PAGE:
I am sure you have seen the recent articles in many Android blogs concerning the fragmention of Android. It’s a topic that comes up time and time again, including on this site.
In this article I’ll explain what fragmentation is, for those who aren’t quite sure, and also why Android users needn’t be concerned by it.
What Is Fragmentation?
Fragmentation in relation to Android usually refers to the separation or division of features across several phones or Android versions. Usually the up-in-arms attitude some blogs take is due to their own precious phone not officially receiving a distribution update. In the latest ‘disaster’ some older or partially incompatible phones will not be receiving the Ice Cream Sandwich build of Android. For instance, Google’s own Nexus One.
Fragmentation can also occur if a phone is able to receive a version update, but the carrier or network provider take their sweet time about it. More on this in a moment.
Why Fragmentation Is Inevitable
It is inevitable because Android is such a diverse operating system. It can run on so many devices, with such a wide spread of hardware and features. That’s its nature: anyone can build an Android device.
Ice Cream Sandwich has support for Face Unlocking via the front camera. My Desire HD is said to be receiving Ice Cream Sandwich at some point, but clearly not with this feature since I haven’t got a front-facing camera. So fragmentation has occurred here, and that puts developers in a difficult position. When they try to release cool new facial recognition applications, they will have to leave the Desire HD off their list of supported devices – unless they decide to use the rear camera instead, like Skype does for it’s Video Calling.
Manufacturers and Carriers Don’t Help
If you rely on your carrier to send you over-the-air updates, then you are almost certainly going to have a delay in getting new Android builds.
Once Google presents their final release candidate to the manufacturers, the manufacturers have to add all of their own software on top. For HTC, this consists of locked HBOOTs, RUUs, HTC Sense, and unecessary features married with bloatware. Due to this being done in a slow bureaucratic environment, this can take several months.
Once the manufacturers are done, the carriers are then invited to pile their lock-downs and additional unnecessary software on top. Do I really need “T-Mobile Recommendations”? Not really, and this process takes another few months.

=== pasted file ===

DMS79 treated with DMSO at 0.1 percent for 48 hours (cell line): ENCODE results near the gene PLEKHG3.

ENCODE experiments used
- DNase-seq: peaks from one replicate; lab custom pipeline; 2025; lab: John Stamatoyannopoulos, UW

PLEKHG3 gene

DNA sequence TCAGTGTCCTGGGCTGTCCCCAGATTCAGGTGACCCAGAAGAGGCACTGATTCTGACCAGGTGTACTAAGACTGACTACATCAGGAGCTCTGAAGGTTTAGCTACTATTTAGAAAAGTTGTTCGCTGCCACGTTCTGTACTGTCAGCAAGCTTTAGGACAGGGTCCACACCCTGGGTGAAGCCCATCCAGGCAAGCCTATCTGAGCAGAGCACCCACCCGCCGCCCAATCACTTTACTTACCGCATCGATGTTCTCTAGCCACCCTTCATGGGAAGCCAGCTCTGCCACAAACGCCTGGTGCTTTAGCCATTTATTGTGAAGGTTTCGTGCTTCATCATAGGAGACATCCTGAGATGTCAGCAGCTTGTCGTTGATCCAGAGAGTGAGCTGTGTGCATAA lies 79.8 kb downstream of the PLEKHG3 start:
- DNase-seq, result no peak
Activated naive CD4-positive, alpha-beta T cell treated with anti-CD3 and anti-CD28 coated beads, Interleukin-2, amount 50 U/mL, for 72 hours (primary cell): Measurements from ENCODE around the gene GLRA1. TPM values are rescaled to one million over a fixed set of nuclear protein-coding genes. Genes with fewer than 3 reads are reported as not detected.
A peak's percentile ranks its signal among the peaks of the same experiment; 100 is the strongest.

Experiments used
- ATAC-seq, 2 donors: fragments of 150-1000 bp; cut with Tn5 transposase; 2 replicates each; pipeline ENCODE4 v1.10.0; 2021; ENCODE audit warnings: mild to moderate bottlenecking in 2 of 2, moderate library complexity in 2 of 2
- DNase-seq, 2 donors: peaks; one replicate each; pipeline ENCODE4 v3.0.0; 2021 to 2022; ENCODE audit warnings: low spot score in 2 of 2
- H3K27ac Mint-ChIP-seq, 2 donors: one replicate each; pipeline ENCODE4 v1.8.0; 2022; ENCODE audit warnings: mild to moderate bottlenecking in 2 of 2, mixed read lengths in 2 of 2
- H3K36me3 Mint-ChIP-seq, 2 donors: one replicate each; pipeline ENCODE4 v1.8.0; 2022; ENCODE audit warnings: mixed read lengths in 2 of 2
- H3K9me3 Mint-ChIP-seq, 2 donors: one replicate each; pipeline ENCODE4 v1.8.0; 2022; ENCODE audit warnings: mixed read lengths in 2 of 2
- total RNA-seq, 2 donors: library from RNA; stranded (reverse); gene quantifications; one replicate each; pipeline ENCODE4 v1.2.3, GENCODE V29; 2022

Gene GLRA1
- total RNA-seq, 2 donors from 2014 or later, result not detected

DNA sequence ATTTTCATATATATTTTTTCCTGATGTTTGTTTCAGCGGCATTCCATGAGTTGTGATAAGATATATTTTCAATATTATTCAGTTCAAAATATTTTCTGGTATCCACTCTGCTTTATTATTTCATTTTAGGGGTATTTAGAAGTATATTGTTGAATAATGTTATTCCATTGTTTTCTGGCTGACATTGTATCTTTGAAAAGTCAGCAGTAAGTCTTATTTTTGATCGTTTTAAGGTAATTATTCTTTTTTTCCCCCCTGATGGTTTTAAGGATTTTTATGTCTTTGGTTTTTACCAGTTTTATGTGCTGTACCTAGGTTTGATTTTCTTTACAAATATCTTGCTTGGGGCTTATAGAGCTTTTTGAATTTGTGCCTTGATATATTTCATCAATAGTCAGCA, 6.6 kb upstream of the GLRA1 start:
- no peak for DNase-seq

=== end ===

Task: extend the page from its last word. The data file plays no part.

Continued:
Once the carriers are done, and further bureaucratic checks are made, the distribution is broadcast over-the-air to the appropriate devices. If Google release a build tomorrow, it will probably won’t be on your device until June 2012. (Well, that is my experience with OTA updates.)
Rooting Reduces Fragmentation
Android ROMs for rooted phones are a great way to avoid version fragmentation. Community-built distributions such as CyanogenMod help bring the latest versions of Android to as many compatible devices as possible, even if the ‘powers that be’ say they are incompatible.
I recall my HTC Wildfire was frozen on Android 2.2 Froyo. I wanted to try rooting, and CyanogenMod offered Android 2.3 (Gingerbread). HTC claimed that Gingerbread was incompatible, and required power that the Wildfire could not deliver. In the space of an hour I had the latest build of Cyanogenmod running on it, which was Gingerbread.
If your phone manufacturer has left your device off its Ice Cream Sandwich list, then don’t worry. If you give it a few months, I can almost guarantee there will be a lightweight, bloatware-free community build waiting for you.
iOS Doesn’t Have This Problem!
Sure it does, Apple just tries to hide it. Will the iPhone 4 be getting Siri? Did the iPhone 3G get the iOS 5 update at all? Apple chooses to cut the lifeline of updates to a device altogether, so they all eventually get stuck on the same ‘peak’ version.
Though this is a quick and easy way to lay the line on such things, I recall my original iPod Touch couldn’t play a game I wanted because I was on iOS 3.1.1, and the game demanded iOS 3.1.2 – or something like that.
Like I said, don’t worry about fragmentation in Android. If your device is compatible enough with an Android release, it is bound to get if you are patient. If not, check out some community-built ROMs. Rooting can be arduous sometimes, but it will probably let you get completely up to date.
Your phone can never have all of the features a new Android distribution brings, but it will include as many as possible.